If it wasn’t clear already, cRPGs are back.
Driven partly by crowdfunding, nostalgia for classics such as Baldur’s Gate II and a market that for many years left cRPG fans wanting, there has been a drive to resurrect the genre. The first Pillars of Eternity was a key part of this revival, and still stands, along with its significant expansions, as one of the best. But there’s competition, with Divinity: Original Sin 1 and 2, Torment: Tides of Numenera, Wasteland 2, let alone developer Obsidian’s own Tyranny. So Pillars of Eternity II: Deadfire has the difficult task in standing out from the now busy crowd, and making its own mark on this venerable genre, while still maintaining everything that made it great in the first place.
Like all games in this genre, Pillars of Eternity II is a massive game. In almost every direction this game is expansive, from its thousands of lines of voice over dialogue, to combat options, to HUD tweaks, to fantastically deep lore, Pillars of Eternity II is a lot of game.
Pillars of Eternity II is a true sequel, taking place soon after the end of the first game. The god Eothas has awoken below your castle, destroying it and almost killing you. But a mysterious power has offered you your life back, in return for a covenant that you hunt down the god as he walks among the Deadfire Archipelago, leaving only destruction in his wake and in search of only what he know what. You are given a ship to pursue Eothas and there your journey starts, with you waking from your near death experience.
Good writing is essential to games like this. Good writing not in just terms of technical accomplishment but also in the game’s ability to build a realistic, believable, and perhaps most important a consistent lore that makes the world you find yourself in like a place that’s existed for thousands of years. And Pillars of Eternity II delivers in a hugely deep world where every consequence of every conversation has been carefully thought through. This is world-building in the best sense, and feels like it has its own backstory and history much larger than the two games in this universe so far.
It can at times get in its own way, with sentences full of places, people and events meaningless without remembering every small interaction in both the previous and this game. Fortunately most things you need to know about are helpfully highlighted in the text box, letting you click through for an explanation on what that battle might have been or why the person you’re talking to is important.
This is a game for hardcore fantasy fans, and the excellent writing will do much to endear itself to this audience. Beyond the (in my opinion) mediocre combat I found it was the writing that kept me interested in this game. There are a range of difficulty options to cater to how you want to play, that allow you to dial down the role that combat plays in the experience of your many tens of hours in this world. The real time with pause combat can be extensively tweaked through a huge myriad of customisation options, which is great for those who know exactly what they like.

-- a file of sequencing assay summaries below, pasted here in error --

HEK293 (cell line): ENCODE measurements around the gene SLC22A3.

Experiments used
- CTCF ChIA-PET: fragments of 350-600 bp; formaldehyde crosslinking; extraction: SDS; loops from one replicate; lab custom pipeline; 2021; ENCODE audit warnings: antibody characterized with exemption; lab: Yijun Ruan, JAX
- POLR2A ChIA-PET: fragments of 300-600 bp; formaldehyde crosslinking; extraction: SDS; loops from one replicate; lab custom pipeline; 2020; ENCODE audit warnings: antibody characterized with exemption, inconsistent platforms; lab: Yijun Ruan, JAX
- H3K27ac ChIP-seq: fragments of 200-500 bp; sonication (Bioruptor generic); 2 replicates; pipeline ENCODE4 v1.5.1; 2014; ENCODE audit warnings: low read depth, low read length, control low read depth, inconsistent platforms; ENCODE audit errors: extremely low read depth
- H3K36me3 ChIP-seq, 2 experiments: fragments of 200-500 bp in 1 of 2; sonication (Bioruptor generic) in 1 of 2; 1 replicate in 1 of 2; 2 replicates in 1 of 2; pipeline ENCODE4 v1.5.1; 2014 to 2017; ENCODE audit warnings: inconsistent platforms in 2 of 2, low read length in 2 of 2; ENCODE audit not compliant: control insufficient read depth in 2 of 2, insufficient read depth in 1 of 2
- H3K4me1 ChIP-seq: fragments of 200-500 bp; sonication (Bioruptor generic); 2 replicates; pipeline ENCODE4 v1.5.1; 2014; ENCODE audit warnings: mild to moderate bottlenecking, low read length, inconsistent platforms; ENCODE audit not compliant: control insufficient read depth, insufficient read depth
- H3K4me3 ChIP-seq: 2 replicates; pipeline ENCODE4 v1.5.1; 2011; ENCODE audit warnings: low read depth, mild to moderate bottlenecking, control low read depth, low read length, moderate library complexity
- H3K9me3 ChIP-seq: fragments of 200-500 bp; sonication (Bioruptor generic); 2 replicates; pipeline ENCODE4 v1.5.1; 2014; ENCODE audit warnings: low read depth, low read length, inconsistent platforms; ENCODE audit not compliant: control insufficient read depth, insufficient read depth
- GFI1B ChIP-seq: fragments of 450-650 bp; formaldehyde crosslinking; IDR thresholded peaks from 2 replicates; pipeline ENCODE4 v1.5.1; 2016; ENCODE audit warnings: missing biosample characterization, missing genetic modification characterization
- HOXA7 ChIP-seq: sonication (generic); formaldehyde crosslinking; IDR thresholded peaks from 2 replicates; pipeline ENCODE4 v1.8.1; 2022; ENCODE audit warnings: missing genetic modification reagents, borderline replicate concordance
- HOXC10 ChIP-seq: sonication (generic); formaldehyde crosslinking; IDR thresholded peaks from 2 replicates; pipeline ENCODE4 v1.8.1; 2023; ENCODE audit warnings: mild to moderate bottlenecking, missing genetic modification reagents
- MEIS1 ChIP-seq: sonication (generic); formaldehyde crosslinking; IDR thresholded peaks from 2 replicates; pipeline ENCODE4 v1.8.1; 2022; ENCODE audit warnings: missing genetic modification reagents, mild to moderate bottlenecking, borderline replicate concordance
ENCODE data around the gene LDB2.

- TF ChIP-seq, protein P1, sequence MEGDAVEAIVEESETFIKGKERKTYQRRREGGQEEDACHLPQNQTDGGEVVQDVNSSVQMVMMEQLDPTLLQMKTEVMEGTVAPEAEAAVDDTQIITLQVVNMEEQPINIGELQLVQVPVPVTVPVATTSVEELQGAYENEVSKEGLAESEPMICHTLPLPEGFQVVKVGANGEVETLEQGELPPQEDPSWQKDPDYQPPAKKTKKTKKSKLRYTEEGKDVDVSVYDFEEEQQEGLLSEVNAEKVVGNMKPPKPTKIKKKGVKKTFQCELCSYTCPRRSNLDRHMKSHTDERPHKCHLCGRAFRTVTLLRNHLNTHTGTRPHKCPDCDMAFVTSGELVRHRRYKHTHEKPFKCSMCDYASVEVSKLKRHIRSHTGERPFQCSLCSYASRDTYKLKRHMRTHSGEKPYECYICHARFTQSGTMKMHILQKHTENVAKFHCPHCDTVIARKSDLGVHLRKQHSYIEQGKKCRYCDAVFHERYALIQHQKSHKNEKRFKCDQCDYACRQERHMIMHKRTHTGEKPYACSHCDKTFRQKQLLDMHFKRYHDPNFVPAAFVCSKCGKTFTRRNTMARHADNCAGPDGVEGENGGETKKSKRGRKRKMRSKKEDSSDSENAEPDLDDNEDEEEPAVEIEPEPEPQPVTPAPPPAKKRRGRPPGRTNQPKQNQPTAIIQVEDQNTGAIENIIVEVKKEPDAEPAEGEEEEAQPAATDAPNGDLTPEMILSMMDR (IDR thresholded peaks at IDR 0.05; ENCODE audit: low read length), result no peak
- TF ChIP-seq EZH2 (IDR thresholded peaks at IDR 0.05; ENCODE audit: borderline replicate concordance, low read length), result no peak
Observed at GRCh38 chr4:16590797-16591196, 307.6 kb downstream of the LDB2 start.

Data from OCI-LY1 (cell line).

There’s also customisation at every single turn in this game. Want to customise your avatar? No problem. Want to choose your specific playing style that caters to exactly how you want to shape your character? (before you’ve played any of the game and know how this may affect your playthrough? Want to choose from half a dozen dramatically different HUD options, all yours. For players new to the genre it can feel like the tyranny of choice, but I know that its catnip to the core audience for these cRPG revivals.
There have been a number of other key enhancements to Pillars of Eternity II. The whole game looks great, even in 4K, though it is surprisingly taxing on the GPU hardware. There’s full voice acting, faster loading times, more AI customisation and an improved camera. It all means that mechanically it’s a polished, thorough game that really sets itself up as a platform to be explored through multiple playthrough with different characters, personality and combat styles. Pillars of Eternity II could be your game for a long time.
While this will only affect a microscopically small portion of the game’s audience, there is cloud save to pick up across multiple installs, however this is limited to the same platform. So, for example, my Mac can’t pick up a save started on my Windows PC. It’s not a huge deal but for those with perhaps a Mac laptop and a Windows Gaming PC at home you’re going to have to play different campaigns, or run a separate Windows boot drive for on the go gaming.
Pillars of Eternity II: Deadfire is an achievement. From its hugely detailed world, interesting characters and fantastic story and even if it’s your thing the combat, developers Obsidian Entertainment have poured a huge amount of heart, soul and talent into flaming the fan of a modern cRPG genre. And while it often feels like there has been little movement in terms of improvements, taken as a whole the range of improvements in Pillars of Eternity II do modernise the genre and help it keep pace with contemporary expectations.
If you love high fantasy, political intrigue and lore as deep as anything Tolkien put out, then Pillars of Eternity II: Deadfire will be just the ticket for you.
Released: May 2018
Platforms: PC (Windows 10)
Developer: Obsidian Entertainment
Publisher: Obsidian Entertainment
Latest posts by Edwin Crump (see all)
- Sinner: Sacrifice for Redemption (PlayStation 4) Review - November 12, 2018
- Solo (PC ) Review - October 17, 2018
- WarioWare Gold (3DS) Review - October 15, 2018